Science of the Stars: Nebula

This is the first in a regular feature by our new Science writer, Johnny Dietz, in which he explores the science of our galaxy.


When I joined the Pilot’s Federation  I became a miner. I enjoyed the ringed vistas I worked in and the pay was decent. One day I was browsing the GalMap for systems when I came across an odd cloud-like feature. I thought the map was glitching out, so I reloaded my game and looked back at the cloud I had found. This time I saw that this object had a name. The words ‘Pleiades Nebula’ were cast onto the cloud. It was from that point on that I heard the unexplored regions call my name.


Dreamlike visages

When early people first looked up to the stars, they also noticed these cloud-like structures. They named them ‘Nebulae’ which is the Latin term for cloud. This cloud description isn’t inaccurate as Nebula are essentially large areas with high concentrations of particulate matter. The main difference between Nebula clouds and their rain-bearing cousins is that nebulae are made mostly of light ionized gases such as Hydrogen and Helium.


Blue dots in a red sky

Nebula are often thought of as some of the first large objects in the Universe. These massive proto-Nebulae gave rise to the first galaxies and stars, when small disturbances in their gas distributions caused gravitational eddies to form. This lead parts of these nebulae to collapse into more complex forms of objects.

The nebulae we have today aren’t nearly as large or massive, but are much more dense than their ancestors. These Nebulae are scattered across our galaxy and are often the inspiration for Commanders to venture out from the bubble and explore the farm reaches of our galaxy.


A clash of color

Not all Nebulae are created equal, they can vary in shape, color, matter, origin. These distinctions have lead to the creation of four different categories of Nebula. These categories are as follows; Dark Nebulae, HII Nebulae, Supernova remnant Nebulae, and Diffuse Nebulae, which can be further divided into Emission and Reflection Nebulae.


Nebulae can be all colors of the rainbow

Dark Nebulae are clouds of gas and dust that have no light coming from them or reflecting off them. These Nebulae look like black smoke from an extinguished cosmic fire.  Some  notable examples of this are the Coalsack and Chamaeleon nebulae located 600 light years Northwest of Sol.


Talk about red skies at night

HII Nebulae are made of predominantly ionized hydrogen and come in every shape, size, and color imaginable. These Nebulae can be smaller than a light year to larger than several thousand light years. HII Nebulae are very common, with the Orion Nebula and the Horsehead Nebula being some notable examples. Unlike other nebulae HII nebulae are intensely hot with an average temperature of 10,000K! Essentially no matter where you go in the nebula, your ship would feel like it was next to a class A star.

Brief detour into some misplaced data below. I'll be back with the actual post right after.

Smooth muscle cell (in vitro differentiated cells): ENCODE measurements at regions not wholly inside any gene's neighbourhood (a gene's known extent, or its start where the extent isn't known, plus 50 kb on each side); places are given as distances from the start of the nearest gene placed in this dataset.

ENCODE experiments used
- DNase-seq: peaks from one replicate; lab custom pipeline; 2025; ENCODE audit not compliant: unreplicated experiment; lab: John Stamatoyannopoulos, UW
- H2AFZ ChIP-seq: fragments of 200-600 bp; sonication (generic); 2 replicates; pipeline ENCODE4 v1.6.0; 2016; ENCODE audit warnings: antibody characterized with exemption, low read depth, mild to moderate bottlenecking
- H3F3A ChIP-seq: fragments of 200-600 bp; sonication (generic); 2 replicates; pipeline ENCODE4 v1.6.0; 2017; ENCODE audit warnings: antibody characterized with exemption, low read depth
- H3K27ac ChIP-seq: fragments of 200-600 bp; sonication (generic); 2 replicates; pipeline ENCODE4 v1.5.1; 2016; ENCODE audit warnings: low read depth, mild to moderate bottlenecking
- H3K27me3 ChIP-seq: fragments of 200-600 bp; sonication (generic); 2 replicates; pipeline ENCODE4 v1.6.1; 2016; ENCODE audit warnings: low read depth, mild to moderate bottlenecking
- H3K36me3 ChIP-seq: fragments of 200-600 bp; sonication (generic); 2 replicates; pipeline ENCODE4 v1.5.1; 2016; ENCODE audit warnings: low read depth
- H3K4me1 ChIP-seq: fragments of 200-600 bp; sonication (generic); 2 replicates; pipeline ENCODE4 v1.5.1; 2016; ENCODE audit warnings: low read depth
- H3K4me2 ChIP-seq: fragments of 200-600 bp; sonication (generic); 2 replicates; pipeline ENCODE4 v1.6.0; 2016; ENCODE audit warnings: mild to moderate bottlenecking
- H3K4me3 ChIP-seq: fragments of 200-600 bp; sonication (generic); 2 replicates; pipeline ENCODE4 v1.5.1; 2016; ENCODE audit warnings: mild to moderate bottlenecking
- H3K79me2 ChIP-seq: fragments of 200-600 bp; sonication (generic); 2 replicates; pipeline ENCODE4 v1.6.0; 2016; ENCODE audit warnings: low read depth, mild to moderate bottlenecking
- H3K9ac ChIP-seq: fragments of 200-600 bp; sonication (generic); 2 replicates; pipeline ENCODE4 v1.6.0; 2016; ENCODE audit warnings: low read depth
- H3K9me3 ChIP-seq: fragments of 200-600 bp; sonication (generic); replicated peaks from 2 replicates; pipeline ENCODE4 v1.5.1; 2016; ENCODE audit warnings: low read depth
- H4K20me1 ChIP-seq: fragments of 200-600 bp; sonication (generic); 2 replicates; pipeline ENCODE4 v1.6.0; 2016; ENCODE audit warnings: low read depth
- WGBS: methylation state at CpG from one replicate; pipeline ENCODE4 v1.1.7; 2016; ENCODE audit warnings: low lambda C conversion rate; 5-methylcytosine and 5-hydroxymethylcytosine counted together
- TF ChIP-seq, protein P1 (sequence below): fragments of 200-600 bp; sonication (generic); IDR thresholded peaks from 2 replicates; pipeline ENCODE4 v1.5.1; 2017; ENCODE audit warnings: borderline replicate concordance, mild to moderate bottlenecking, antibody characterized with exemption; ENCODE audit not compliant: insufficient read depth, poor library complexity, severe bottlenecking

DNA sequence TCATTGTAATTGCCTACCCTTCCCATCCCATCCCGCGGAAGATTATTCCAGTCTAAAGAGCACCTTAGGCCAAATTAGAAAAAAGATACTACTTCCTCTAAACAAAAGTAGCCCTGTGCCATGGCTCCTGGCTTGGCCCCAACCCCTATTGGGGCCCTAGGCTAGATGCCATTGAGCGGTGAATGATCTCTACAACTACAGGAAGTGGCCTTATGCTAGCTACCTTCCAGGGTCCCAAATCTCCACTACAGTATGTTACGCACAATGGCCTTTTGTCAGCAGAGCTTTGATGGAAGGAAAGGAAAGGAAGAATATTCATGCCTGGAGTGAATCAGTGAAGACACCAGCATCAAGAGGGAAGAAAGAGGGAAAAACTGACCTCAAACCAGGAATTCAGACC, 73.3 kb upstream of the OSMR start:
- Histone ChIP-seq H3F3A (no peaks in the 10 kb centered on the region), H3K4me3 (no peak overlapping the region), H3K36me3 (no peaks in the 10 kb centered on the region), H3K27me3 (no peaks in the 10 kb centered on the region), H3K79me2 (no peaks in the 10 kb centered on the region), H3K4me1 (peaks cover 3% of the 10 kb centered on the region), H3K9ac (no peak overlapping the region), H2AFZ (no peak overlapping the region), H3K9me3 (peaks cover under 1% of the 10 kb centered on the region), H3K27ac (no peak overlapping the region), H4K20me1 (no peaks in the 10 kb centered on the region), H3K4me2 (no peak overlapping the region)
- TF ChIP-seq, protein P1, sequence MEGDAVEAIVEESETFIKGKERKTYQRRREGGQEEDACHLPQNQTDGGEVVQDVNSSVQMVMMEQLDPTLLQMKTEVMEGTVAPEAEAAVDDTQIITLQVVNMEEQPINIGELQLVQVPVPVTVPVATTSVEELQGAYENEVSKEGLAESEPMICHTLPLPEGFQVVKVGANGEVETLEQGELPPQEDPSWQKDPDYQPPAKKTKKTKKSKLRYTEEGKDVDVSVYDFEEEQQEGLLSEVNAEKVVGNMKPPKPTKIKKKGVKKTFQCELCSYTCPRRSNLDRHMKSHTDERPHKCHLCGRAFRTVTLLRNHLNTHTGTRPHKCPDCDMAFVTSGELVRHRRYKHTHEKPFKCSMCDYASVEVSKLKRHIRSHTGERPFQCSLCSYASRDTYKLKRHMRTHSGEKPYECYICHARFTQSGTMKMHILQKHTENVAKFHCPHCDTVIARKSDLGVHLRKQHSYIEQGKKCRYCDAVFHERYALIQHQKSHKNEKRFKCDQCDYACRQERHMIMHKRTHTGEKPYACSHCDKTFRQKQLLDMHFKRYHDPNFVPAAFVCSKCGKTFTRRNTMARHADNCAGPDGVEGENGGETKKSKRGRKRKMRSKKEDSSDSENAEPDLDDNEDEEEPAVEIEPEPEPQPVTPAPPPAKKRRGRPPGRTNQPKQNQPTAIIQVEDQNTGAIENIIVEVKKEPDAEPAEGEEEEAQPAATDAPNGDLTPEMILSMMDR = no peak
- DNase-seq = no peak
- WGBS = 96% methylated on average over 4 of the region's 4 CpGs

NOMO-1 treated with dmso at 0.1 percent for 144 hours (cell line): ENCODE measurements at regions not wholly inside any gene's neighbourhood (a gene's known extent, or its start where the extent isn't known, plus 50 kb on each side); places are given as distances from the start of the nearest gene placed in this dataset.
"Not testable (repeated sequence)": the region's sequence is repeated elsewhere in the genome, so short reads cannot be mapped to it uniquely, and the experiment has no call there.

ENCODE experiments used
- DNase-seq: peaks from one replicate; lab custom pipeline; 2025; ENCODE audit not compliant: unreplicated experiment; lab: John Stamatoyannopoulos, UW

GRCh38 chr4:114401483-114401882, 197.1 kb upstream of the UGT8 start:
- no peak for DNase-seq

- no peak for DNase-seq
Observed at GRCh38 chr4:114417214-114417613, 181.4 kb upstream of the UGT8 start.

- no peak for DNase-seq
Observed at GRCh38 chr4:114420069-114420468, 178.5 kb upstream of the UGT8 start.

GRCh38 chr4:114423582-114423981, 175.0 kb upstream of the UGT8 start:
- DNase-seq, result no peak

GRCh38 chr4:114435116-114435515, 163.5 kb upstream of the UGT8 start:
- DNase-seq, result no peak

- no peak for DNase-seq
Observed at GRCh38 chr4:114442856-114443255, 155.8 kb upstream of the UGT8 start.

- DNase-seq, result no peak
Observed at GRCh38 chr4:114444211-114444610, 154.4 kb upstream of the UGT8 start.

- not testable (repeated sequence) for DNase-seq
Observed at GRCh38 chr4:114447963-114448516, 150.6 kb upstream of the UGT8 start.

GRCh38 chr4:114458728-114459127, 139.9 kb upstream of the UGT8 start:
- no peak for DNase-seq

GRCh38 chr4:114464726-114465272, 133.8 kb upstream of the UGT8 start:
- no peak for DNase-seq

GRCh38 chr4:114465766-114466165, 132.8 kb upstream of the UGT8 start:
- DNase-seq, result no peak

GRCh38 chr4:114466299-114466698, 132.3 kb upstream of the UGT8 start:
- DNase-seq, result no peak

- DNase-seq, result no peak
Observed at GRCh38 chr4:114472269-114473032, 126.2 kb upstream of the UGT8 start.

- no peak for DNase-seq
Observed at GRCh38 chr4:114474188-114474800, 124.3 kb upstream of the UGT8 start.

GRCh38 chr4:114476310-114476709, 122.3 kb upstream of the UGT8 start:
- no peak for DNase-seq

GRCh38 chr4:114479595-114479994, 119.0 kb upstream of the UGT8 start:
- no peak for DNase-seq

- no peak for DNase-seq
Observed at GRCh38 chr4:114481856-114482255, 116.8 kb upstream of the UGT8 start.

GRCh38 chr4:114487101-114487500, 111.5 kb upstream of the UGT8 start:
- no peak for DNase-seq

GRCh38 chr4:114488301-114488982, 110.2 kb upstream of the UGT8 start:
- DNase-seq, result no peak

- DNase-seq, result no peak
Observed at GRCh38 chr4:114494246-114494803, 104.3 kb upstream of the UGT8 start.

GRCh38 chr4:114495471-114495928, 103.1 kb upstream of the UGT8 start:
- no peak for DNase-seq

Akin to a bonfire in the distance

Supernova remnant Nebulae–or, as they are more commonly known Planetary Nebulae–are small nebulae that generate after a star dies in a spectacular explosion known as a Supernova Event. These nebulae are generally quite small, only spanning a few dozen light years at their largest.

The reason these nebulae are known as planetary nebulae is that, before the progenitor star explodes, it goes through a giant phase where it can swallow its neighboring planets. When these planets are inside the star they can warp the flow of gases in the star and cause irregularities in matter distribution inside the star. These changes cause Planetary nebulae to have unique shapes from one another, being the cosmic equivalent of a snowflake.


A nice accent for a planet rise

Reflection Nebulae are generally made up mostly of reflective dust. This dust reflects the light from nearby stars making Reflection Nebulae the Universe’s cosmic mirrors. One of the most well known nebula–the Pleiades–is a reflection nebula. The Pleiades’ light comes from the seven massive B stars that are sprinkled within it. It is testament to how bright these stars are that it only takes seven of them to light up an entire nebula.


Like a shimmering pool in space

The Colonia Nebula that we have all come to know is an Emission Nebula. This means that the Nebula produces most of its own light from the clouds of matter inside it as they are ionized by titanic stellar giants. There is no doubt that the Colonia Nebula is a beauty and is an absolute joy to behold, but we literally have a galaxy full of all kinds of different Nebulae. So go out there and find your own!



Like a celestial fire



All images are taken in-game, courtesy of CyborgPirate


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